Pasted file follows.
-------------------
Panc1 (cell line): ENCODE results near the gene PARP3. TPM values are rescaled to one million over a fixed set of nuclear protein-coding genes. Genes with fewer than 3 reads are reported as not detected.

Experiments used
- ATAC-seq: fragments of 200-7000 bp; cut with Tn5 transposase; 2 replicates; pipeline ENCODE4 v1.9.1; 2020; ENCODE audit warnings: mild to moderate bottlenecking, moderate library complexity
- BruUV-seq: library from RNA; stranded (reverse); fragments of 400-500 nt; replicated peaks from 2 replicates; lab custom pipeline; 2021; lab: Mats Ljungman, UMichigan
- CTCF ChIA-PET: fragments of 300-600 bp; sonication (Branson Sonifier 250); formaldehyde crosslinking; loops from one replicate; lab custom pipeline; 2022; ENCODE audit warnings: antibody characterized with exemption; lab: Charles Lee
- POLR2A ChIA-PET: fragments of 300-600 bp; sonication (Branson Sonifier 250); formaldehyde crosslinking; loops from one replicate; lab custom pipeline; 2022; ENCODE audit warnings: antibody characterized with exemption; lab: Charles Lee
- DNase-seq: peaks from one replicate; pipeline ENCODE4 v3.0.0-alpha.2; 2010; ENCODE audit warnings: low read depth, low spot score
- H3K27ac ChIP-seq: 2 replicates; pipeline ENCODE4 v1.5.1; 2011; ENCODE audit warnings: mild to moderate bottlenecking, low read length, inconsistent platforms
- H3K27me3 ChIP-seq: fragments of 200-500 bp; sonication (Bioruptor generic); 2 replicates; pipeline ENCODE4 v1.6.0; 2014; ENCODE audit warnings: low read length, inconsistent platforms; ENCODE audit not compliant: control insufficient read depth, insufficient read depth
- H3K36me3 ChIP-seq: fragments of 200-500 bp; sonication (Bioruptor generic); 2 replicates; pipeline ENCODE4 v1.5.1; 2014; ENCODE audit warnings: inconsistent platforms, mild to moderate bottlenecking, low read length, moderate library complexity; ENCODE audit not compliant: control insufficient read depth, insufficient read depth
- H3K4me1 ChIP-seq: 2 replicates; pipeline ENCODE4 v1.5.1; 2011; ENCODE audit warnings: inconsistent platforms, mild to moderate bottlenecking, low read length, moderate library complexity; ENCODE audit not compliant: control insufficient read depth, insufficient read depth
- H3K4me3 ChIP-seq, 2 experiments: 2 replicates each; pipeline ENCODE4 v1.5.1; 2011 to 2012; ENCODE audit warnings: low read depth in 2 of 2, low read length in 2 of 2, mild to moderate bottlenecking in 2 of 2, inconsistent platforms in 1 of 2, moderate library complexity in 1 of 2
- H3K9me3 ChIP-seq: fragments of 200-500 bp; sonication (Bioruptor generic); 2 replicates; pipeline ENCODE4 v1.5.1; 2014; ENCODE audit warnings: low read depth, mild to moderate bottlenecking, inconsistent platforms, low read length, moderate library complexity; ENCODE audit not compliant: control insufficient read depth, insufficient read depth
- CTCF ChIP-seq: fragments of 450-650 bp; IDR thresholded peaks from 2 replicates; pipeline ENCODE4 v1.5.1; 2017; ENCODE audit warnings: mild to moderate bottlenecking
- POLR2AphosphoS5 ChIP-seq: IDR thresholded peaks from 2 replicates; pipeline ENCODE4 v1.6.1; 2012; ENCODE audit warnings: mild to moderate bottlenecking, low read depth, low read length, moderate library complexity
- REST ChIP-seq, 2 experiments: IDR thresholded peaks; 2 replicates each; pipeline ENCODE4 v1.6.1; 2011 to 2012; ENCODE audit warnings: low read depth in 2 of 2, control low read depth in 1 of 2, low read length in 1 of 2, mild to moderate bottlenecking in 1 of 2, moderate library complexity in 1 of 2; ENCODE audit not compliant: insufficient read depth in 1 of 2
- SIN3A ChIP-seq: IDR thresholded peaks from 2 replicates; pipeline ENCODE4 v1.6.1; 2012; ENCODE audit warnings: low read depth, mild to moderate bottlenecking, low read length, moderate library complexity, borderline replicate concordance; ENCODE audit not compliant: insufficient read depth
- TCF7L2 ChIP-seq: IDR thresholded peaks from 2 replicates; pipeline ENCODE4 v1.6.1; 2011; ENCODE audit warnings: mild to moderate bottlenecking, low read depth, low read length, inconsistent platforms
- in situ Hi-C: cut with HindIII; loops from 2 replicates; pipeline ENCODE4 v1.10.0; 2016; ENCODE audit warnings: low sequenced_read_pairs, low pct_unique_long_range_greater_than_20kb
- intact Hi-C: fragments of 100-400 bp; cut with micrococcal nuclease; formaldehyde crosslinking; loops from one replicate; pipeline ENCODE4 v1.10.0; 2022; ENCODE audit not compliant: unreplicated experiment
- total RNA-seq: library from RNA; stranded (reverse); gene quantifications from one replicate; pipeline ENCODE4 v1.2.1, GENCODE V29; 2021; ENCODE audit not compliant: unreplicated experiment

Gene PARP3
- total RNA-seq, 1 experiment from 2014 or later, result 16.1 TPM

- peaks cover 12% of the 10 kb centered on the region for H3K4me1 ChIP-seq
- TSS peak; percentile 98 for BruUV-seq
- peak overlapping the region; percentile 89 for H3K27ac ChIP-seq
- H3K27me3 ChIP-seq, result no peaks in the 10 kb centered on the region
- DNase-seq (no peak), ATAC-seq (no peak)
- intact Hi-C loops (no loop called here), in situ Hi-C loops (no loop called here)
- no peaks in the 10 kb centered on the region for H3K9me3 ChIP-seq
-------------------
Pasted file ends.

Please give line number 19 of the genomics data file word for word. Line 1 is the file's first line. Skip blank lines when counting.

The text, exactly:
- in situ Hi-C: cut with HindIII; loops from 2 replicates; pipeline ENCODE4 v1.10.0; 2016; ENCODE audit warnings: low sequenced_read_pairs, low pct_unique_long_range_greater_than_20kb